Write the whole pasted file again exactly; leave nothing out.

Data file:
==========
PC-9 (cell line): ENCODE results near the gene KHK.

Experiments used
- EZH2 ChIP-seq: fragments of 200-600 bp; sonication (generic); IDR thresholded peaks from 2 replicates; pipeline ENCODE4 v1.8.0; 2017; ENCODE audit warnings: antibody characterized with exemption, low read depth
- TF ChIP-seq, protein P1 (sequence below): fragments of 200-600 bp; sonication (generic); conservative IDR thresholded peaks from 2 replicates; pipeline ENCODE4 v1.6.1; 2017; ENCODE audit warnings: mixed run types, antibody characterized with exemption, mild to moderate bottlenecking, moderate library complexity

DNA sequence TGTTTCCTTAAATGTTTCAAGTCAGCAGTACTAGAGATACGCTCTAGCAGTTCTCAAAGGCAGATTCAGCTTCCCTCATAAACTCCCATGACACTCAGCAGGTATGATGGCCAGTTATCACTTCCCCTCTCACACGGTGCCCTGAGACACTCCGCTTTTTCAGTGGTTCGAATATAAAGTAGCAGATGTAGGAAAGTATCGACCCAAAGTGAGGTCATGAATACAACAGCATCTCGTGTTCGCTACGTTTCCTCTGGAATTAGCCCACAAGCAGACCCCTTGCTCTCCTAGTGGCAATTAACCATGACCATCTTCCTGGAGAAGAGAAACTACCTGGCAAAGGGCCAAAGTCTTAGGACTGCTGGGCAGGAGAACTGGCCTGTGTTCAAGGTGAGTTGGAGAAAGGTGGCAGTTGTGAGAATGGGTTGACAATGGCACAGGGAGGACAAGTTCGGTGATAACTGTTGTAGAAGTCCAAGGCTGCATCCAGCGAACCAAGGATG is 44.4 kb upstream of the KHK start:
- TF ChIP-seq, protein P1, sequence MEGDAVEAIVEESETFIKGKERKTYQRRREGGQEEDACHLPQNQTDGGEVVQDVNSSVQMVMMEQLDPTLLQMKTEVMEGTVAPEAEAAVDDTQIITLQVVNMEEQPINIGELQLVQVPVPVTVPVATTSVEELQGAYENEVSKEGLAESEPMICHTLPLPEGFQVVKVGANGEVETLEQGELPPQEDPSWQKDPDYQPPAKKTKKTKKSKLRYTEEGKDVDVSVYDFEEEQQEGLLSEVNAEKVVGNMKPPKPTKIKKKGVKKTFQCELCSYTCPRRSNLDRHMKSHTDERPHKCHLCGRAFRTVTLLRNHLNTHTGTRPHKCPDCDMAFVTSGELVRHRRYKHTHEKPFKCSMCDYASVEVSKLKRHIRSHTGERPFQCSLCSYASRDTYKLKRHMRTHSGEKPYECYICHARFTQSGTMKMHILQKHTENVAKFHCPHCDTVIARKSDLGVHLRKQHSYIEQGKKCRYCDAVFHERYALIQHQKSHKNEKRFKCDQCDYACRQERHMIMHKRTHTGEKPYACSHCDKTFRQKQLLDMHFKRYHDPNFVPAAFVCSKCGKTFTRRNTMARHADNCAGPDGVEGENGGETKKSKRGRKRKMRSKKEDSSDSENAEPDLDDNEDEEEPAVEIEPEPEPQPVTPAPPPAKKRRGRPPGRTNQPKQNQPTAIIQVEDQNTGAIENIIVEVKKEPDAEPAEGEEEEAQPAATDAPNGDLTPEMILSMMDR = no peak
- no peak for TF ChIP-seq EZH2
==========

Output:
PC-9 (cell line): ENCODE results near the gene KHK.

Experiments used
- EZH2 ChIP-seq: fragments of 200-600 bp; sonication (generic); IDR thresholded peaks from 2 replicates; pipeline ENCODE4 v1.8.0; 2017; ENCODE audit warnings: antibody characterized with exemption, low read depth
- TF ChIP-seq, protein P1 (sequence below): fragments of 200-600 bp; sonication (generic); conservative IDR thresholded peaks from 2 replicates; pipeline ENCODE4 v1.6.1; 2017; ENCODE audit warnings: mixed run types, antibody characterized with exemption, mild to moderate bottlenecking, moderate library complexity

DNA sequence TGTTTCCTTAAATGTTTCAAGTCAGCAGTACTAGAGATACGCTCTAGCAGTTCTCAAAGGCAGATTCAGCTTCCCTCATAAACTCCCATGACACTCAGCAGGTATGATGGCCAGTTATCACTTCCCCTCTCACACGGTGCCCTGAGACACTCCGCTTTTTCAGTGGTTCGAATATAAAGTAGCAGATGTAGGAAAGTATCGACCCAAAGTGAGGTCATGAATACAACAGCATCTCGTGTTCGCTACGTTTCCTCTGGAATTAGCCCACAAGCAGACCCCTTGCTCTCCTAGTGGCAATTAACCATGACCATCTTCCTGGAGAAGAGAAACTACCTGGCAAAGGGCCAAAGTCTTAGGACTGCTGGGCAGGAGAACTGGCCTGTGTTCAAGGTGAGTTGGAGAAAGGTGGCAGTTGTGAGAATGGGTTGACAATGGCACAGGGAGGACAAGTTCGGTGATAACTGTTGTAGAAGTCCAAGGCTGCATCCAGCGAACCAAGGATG is 44.4 kb upstream of the KHK start:
- TF ChIP-seq, protein P1, sequence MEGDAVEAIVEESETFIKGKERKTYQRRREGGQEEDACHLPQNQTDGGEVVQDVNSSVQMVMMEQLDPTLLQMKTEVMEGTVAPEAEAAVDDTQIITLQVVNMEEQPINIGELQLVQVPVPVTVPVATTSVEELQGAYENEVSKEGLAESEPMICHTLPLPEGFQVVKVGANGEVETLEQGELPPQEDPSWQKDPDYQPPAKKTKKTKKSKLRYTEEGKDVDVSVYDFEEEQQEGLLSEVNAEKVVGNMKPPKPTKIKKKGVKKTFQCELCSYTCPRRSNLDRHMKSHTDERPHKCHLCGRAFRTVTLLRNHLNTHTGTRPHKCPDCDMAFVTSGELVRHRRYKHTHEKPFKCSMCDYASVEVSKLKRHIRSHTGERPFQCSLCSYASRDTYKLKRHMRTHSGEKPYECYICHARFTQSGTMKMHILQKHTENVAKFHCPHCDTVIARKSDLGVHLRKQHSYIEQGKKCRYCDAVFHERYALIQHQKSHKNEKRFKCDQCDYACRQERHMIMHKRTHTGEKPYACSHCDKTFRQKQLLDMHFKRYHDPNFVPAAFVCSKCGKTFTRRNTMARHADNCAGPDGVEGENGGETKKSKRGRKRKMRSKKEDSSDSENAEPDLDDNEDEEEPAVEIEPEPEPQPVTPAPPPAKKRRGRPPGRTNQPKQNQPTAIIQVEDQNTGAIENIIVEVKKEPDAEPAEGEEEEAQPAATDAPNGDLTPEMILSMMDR = no peak
- no peak for TF ChIP-seq EZH2